Lively Brexit Debate Encourages UK Students to Vote

Posted on: 25 May 2016

With just under a month to go before polling, the Trinity Long Room Hub’s most recent ‘Behind the Headlines’ discussion centred on Brexit. A full house showed up at the Arts Block’s Thomas Davis Theatre to hear speakers explore the political, cultural and social implications for Ireland (North and South) and Scotland if the UK decides to leave the EU.

The UK Ambassador to Ireland Dominick Chilcott outlined the three main complaints of the Brexiteers: immigration, democratic accountability, net budgetary contribution. The Ambassador was also quizzed by some British students in the audience who were concerned about their status within the EU should the UK leave. Before concluding, Mr Chilcott pointed out that Ireland had “skin in the game” and we should encourage all our UK friends to make sure to turn out to vote on June 23.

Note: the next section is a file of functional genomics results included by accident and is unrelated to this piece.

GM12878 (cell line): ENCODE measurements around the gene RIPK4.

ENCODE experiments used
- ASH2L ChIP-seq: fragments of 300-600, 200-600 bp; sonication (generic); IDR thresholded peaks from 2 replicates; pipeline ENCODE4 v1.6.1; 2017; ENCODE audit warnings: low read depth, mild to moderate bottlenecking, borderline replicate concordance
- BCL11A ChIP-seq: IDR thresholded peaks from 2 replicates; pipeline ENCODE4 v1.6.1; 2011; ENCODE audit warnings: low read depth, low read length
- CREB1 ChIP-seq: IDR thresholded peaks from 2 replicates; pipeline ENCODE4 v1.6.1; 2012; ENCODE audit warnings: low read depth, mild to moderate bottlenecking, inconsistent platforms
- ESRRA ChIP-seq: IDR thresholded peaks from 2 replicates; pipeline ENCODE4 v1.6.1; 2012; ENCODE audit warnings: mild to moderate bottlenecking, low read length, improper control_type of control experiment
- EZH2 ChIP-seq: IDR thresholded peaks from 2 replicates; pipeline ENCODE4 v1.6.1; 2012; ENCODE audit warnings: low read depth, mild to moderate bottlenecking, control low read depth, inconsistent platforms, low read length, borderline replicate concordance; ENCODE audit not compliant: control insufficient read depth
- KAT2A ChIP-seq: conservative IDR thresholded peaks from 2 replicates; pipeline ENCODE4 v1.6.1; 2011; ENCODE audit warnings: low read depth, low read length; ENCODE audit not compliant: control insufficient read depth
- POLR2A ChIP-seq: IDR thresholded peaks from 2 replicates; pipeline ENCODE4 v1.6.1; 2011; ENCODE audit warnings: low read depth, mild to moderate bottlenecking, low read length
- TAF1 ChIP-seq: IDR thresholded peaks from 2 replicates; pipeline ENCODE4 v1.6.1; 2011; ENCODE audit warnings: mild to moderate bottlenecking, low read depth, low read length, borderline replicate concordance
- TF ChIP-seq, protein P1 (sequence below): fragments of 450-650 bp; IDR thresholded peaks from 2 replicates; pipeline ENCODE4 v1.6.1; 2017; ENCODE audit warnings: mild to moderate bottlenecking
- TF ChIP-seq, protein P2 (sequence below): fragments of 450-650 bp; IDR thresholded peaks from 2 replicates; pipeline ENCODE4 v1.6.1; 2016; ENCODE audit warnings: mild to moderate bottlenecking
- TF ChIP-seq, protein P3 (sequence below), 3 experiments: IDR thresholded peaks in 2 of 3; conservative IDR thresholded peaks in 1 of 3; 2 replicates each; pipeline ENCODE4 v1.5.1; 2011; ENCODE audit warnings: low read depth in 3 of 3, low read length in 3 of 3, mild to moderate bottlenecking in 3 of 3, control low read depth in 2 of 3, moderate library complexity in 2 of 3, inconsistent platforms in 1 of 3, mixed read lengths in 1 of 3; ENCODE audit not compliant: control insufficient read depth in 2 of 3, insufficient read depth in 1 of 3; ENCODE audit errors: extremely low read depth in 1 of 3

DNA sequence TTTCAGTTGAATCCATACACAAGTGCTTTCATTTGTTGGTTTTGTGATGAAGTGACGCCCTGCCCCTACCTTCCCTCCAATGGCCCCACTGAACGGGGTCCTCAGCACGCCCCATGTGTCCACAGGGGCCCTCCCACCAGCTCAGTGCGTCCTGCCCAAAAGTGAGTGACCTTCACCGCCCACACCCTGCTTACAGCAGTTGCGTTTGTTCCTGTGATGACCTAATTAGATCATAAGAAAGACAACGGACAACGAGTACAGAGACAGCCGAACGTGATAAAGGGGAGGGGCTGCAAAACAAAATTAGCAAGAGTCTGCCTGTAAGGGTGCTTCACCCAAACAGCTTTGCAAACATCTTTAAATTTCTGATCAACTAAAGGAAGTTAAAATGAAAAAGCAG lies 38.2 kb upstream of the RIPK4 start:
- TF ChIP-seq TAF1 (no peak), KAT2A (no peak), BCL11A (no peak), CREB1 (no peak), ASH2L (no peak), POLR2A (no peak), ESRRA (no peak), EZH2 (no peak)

Professor Eunan O’Halpin (Director, Trinity Centre for Contemporary Irish History) talked about the UK’s diminution in significance for the US, should they decide to leave, and also highlighted that Ulster has been left out of the debate so far.

Staying on the subject of the North, Dr Etain Tannam (Lecturer in International Peace Studies, School of Religions, Peace Studies and Theology) talked the close co-operation that currently exists between North and South and wondered if the uncertainty of resources going forward might be a factor in de-stabilising peace.

Professor Gerald Dawe’s (Director of MPhil in Creative Writing, School of English) contribution showed how the language surrounding the referendum has recently taken on a toxic and racist element; what should be a lively and important democratic debate has been characterised by a lot of bluff and bluster from the ‘leave’ campaign.


The Trinity Long Room Hub is Trinity’s research institute for the Arts and Humanities and the ‘Behind the Headlines’ discussion series offers background analyses to current issues by experts drawing on the long-term perspectives of Arts and Humanities research. It aims to provide a forum that deepens understanding and thus creates space for informed and respectful public discourse.

Previous topics have included a public discussion on same-sex relationships with special guest Colm Toibin, a discussion on religion and freedom in the aftermath of the Charlie Hebdo attacks, terrorism, and the refugee crisis.

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